Watching dancers Maya Thickenthighya and Irina Kolesterolikova, one can't help but be moved — by their grace and precision, as well as to loud and hearty laughter.
If you're a bit puzzled, take a look at those names again and the gag should become clear: These are not traditional ballerinas. They are part of the marvelously witty 18-member troupe in drag called Les Ballets Trockadero de Monte Carlo. The Trocks perform a tongue-firmly-in-cheek parody of classical ballet that takes that same type of ballet very seriously.
Not surprisingly, the all-male lineup both amused and impressed its audience Sunday night at the Orpheum Theater.
The evening opened with Chopiniana, an abstract piece set to the music of Frederic Chopin that has neither a narrative nor specific characters. It is a “ballet blanc,” often considered the most classical form of ballet, and it is reminiscent of such famous works as Giselle and La Sylphide. Lovely nymphs glide across the stage, delicately enacting mazurkas and waltzes. Marat Legupski (Giovanni Ravelo) is the handsome but dim-witted youth partnered with the oft-exasperated Marina Plezegetovstageskaya (Roberto Forleo). The action in the background as ballerinas bickered, tried to one-up each other and messed up their steps elicited loud and appreciative guffaws.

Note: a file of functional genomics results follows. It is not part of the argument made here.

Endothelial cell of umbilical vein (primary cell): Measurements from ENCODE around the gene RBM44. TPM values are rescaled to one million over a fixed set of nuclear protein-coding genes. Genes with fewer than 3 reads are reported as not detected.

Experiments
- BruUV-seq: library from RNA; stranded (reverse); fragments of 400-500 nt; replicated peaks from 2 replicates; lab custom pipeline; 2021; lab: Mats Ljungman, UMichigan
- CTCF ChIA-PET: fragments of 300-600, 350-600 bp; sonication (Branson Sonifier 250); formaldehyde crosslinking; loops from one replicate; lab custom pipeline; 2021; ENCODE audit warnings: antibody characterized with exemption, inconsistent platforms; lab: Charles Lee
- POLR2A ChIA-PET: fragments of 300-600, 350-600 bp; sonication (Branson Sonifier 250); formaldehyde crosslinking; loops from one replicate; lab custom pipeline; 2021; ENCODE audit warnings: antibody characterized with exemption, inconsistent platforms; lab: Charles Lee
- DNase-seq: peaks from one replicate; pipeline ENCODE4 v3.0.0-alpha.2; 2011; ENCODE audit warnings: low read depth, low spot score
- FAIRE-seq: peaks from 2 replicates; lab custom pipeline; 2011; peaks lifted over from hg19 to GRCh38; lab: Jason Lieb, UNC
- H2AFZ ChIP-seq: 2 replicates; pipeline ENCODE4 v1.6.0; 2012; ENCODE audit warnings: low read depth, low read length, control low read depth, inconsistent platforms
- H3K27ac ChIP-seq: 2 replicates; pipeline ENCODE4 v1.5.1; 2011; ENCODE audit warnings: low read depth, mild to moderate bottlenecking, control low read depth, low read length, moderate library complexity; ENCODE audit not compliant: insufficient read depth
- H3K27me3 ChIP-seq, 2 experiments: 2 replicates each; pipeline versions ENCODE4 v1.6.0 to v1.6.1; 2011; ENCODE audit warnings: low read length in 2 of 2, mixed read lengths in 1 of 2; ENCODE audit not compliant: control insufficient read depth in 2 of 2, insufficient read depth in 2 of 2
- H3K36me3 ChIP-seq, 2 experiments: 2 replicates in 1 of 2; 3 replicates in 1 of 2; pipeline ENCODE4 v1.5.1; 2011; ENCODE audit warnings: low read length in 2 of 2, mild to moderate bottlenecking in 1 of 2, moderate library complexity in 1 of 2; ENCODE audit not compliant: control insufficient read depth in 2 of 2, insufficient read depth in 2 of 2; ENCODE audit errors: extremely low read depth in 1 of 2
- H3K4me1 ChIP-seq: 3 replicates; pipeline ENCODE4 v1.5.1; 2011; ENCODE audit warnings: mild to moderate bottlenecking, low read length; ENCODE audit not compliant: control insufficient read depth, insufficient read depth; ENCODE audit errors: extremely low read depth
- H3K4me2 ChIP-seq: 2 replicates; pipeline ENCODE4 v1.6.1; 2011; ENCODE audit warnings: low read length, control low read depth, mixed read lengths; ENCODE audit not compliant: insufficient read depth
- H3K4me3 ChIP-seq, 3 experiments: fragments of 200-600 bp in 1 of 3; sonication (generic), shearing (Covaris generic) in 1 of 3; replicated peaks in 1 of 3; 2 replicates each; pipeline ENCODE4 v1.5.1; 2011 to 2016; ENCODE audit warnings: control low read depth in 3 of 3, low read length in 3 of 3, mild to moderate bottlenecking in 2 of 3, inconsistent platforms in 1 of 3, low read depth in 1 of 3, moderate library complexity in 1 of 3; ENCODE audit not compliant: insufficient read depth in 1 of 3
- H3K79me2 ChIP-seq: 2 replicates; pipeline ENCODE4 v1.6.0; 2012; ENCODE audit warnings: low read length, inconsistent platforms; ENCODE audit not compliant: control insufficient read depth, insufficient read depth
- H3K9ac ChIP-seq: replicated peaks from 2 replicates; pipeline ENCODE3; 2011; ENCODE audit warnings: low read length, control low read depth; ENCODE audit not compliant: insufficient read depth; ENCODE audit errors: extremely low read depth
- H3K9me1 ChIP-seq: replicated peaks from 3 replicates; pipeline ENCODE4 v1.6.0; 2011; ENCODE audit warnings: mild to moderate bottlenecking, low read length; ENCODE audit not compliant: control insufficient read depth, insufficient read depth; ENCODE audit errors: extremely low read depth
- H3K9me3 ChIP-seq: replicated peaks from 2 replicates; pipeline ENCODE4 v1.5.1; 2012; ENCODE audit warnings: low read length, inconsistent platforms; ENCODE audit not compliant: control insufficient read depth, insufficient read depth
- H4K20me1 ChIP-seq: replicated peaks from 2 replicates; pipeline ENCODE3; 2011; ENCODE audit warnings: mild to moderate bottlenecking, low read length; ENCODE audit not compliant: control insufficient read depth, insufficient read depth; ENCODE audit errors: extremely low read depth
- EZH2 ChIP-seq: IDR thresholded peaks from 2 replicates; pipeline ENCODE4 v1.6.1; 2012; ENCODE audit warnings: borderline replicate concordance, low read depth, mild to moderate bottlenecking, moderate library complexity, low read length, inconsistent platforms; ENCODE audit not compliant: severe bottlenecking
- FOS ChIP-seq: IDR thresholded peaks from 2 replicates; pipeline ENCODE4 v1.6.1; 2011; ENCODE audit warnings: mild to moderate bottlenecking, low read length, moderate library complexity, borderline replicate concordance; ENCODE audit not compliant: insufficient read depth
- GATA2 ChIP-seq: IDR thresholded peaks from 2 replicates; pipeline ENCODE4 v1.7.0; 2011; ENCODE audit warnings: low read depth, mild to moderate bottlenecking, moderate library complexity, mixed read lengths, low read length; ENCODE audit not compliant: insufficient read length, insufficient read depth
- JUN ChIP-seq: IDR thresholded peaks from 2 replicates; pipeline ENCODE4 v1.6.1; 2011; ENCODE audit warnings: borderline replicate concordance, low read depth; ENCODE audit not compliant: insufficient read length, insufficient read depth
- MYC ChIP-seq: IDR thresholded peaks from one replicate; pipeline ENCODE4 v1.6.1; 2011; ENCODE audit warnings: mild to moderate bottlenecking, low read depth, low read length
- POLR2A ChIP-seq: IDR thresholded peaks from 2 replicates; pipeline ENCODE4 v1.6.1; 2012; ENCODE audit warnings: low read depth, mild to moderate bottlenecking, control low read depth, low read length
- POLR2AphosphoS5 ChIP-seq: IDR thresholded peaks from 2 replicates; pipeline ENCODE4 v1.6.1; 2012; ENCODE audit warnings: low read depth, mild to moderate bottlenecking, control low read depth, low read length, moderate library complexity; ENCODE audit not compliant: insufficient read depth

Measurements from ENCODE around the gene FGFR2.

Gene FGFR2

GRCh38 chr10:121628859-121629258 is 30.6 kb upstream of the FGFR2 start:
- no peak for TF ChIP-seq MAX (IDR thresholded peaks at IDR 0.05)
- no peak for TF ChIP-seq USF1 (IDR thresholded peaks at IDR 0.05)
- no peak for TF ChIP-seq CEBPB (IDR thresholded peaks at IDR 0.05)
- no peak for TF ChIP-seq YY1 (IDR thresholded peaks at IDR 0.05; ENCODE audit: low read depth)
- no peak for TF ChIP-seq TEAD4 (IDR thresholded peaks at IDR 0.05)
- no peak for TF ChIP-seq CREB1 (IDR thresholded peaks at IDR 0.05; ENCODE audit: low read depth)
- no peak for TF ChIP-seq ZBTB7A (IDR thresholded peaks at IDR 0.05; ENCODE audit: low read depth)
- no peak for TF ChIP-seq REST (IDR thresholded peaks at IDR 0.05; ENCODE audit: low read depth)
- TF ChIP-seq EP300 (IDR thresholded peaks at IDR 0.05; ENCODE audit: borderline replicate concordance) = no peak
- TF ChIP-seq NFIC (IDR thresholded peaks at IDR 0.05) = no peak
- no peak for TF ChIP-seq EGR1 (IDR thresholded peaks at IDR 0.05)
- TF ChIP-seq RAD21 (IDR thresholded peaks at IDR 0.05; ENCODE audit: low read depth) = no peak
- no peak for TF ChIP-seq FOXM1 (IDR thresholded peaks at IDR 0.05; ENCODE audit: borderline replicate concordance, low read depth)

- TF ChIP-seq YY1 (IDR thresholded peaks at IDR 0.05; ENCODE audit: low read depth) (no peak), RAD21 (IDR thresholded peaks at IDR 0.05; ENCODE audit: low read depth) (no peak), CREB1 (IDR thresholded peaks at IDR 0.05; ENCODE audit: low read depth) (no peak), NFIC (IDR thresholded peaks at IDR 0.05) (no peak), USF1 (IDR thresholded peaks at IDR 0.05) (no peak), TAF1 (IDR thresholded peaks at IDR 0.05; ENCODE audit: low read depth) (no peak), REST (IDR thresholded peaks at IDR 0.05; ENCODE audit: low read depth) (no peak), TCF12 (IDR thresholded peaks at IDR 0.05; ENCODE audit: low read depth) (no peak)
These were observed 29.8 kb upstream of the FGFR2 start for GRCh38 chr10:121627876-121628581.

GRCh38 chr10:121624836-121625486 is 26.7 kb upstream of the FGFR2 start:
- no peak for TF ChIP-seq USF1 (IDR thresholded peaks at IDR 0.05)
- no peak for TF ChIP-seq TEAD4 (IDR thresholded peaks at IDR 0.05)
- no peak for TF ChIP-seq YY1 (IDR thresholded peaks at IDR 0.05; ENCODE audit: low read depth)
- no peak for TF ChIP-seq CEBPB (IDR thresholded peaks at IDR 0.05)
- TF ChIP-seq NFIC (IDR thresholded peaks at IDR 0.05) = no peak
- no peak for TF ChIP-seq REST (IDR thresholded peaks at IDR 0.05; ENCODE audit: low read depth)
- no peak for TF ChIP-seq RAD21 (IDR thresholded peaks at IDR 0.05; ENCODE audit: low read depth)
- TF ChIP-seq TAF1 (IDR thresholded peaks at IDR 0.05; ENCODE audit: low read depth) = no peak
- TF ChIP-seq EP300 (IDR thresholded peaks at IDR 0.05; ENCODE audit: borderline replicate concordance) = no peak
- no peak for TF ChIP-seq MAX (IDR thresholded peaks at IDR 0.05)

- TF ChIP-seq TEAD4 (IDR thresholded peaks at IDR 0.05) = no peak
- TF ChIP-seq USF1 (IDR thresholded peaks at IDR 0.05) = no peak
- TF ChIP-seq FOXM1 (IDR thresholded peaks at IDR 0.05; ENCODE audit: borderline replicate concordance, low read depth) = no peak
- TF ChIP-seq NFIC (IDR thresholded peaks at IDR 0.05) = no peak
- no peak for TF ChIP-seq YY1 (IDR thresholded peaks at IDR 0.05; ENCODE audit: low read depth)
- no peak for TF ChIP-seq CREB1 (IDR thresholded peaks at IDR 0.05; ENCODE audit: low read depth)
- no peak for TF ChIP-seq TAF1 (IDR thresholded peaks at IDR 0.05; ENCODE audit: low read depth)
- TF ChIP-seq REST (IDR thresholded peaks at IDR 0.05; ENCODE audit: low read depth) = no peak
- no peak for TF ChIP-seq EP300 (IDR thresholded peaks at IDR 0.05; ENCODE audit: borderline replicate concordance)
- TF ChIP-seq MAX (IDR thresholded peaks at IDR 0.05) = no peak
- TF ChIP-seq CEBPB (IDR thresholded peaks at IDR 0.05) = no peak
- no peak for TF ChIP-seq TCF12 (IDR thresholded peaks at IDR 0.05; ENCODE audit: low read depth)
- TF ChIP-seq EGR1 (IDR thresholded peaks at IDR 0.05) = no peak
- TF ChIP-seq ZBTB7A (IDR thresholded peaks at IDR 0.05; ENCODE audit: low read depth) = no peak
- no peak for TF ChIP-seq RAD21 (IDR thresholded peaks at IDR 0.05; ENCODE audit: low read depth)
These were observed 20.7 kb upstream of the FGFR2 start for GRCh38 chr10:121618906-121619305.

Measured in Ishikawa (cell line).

The modern and hilarious Go for Barocco followed, which the program described as the “stylistic heir to Balanchine's Middle-Blue-Verging-on-Black-and White period.” But his legendary status doesn't stop the Trocks from satirizing him with gleeful abandon. While three dancers strutted their stuff, two very serious avant-garde musicians accompanied them with toy xylophones and kazoos. Who knew bubble wrap and gargling could be so funny?
Then, of course, there was the Trocks' famous rendition of the Dying Swan, complete with molting feathers and limp, broken wings. It's an audience favorite for a reason.
The Trocks rounded out the evening with the Walpurgis Night, which, they say, “Russians have long respected as a specimen of the Soviet balletic camp.” It's their version of the Bolshoi's original, and while certainly a hoot (how can satyrs not be worth a few chuckles?), it was even more full of gorgeous classical ballet. As the three nymphs did their beautiful dance with gauzy scarves, it was easy to forget they were men and just revel in the dancing.
Indeed, it's equally important to remember just how difficult it is for men to do what they're doing and with such apparent ease. In particular, on pointe technique requires dancers to balance on the tips of their toes. It's one thing for a size 0, less-than-100-pound ballerina to do so; quite another for a man weighing 150 or more.
Don't forget, too, the ability of a dancer to lift his pas de deux partner, who may weigh as much as he does, skyward. Impressive dancing, indeed.
In the end, the thing that audiences took away from Les Ballets Trockadero is the zany fun, the joyful playfulness and the high hilarity of classically trained dancers in drag. And that's probably just fine with the Thickenthighyas and the Kolesterolikovas who make up the troupe. To put it simply: The Trocks out and out rock.